Benjamin Clark

Benjamin Clark
Benjamin Clark

Policy Wonk. Engager of Citizens. Black Belt in Taekwondo.

Benjamin Clark

Policy Wonk. Engager of Citizens. Black Belt in Taekwondo.


Ben Clark on Why Local Government and Engaged Students Matter

If Associate Professor Benjamin Clark could give advice to the average citizen to create positive change, it would be: Engage more with your local government and community and less with the drama that happens on the national stage.

After relocating to Eugene from stints around the world—Clark has lived in Tennessee, Colorado, Washington State, Texas, Illinois, Indiana, Maryland, Ohio, New York, Washington D.C., Georgia, Norway, Czech Republic, and Senegal—he came to “the realization that one of the most important things to get engaged with is not D.C., but rather with our city, with our local governments to effect change in the neighborhood where I live.” He added, “And that’s really what has driven me in my career.”

At the School of Planning, Public Policy and Management (PPPM), Clark, who is also the co-director of the Institute for Policy Research and Engagement (IPRE), teaches the Introduction to Public Policy course, as well as courses in the Master of Public Administration program. His research examines crowdsourcing, autonomous vehicles, public budgeting, finance, and management, and, of course, citizen engagement and local government.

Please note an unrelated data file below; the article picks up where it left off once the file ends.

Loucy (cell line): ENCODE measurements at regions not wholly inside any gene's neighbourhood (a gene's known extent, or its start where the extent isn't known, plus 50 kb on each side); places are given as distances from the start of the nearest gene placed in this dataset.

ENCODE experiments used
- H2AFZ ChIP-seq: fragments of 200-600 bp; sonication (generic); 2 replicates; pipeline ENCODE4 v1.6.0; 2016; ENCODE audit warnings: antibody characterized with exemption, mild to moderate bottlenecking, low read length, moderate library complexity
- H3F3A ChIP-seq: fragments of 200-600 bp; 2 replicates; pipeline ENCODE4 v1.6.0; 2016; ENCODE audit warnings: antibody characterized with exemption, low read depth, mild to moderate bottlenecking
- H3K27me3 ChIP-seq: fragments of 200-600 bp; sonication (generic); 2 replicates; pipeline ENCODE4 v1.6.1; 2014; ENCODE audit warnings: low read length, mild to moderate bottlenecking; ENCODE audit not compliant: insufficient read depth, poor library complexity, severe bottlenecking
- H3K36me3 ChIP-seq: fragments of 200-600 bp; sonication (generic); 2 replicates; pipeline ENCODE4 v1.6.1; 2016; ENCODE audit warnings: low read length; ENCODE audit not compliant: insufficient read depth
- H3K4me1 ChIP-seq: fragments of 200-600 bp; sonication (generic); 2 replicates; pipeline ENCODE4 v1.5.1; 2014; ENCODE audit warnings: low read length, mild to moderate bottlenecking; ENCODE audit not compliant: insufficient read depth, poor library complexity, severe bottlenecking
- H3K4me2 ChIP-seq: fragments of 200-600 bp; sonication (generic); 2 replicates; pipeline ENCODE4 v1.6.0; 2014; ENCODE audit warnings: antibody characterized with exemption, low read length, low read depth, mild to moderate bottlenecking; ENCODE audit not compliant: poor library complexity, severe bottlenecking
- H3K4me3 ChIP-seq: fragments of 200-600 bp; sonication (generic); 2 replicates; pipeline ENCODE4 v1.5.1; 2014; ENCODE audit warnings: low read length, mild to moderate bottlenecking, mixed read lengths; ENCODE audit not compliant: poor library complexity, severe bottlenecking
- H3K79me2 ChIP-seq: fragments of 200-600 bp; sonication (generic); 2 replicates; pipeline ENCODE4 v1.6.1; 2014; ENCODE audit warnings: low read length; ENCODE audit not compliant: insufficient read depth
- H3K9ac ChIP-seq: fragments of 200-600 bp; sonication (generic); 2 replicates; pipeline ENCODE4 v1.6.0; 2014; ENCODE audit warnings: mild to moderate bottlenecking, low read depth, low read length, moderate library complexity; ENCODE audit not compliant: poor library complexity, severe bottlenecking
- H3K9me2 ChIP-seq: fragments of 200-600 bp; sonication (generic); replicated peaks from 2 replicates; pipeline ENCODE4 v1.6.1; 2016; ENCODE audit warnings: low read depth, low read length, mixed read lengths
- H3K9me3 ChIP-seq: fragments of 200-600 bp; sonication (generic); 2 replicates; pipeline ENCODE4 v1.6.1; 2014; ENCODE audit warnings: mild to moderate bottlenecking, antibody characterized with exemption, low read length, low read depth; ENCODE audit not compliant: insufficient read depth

In the classroom, Clark draws on his experiences in the field, from current local collaborations with the City of Eugene and Lane County to his time in the Senegal Peace Corps, doing county budget analysis in Athens, Georgia, and working on HIV, AIDS, and reproductive health policy in D.C.

Sometimes other stories sneak in such as acting in, or directing, a theatrical production; breaking concrete bricks with his bare hands; or teaching martial arts classes—Clark has a black belt in taekwondo.

“I try to bring [my policy and public administration experience] into the classroom now and engage my students in projects that feel a little more tangible,” Clark said. “They can go out and say, ‘Hey, I worked on this project and now we see change happening in our community, and that's pretty awesome.’ ”

Often, this engagement is through the Oregon Policy Lab, which he founded in 2017 to provide applied learning opportunities for students, while also providing a service through research and analysis to local governments and organizations. Current projects for the lab include “Cleaner Air Spaces in Lane County,” “Lane County Parks Funding,” and “Peer-to-Peer Support Network Development for People Experiencing Homelessness.”

Listen to the podcast to learn more about Clark, the Master of Public Administration program, IPRE, the Oregon Policy Lab, and how PPPM faculty and students are changing the world. Read more below about students, alumni, and faculty in the School of Planning, Public Policy and Management.

Benjamin Clark Clark with PPPM Assistant Professor Anne Brown in Hendricks Hall
black and white photo of two people with sign Clark (right) in a production from his theater days
Peace Core group photo Clark (second from right) in the Senegal Peace Corps circa 2000

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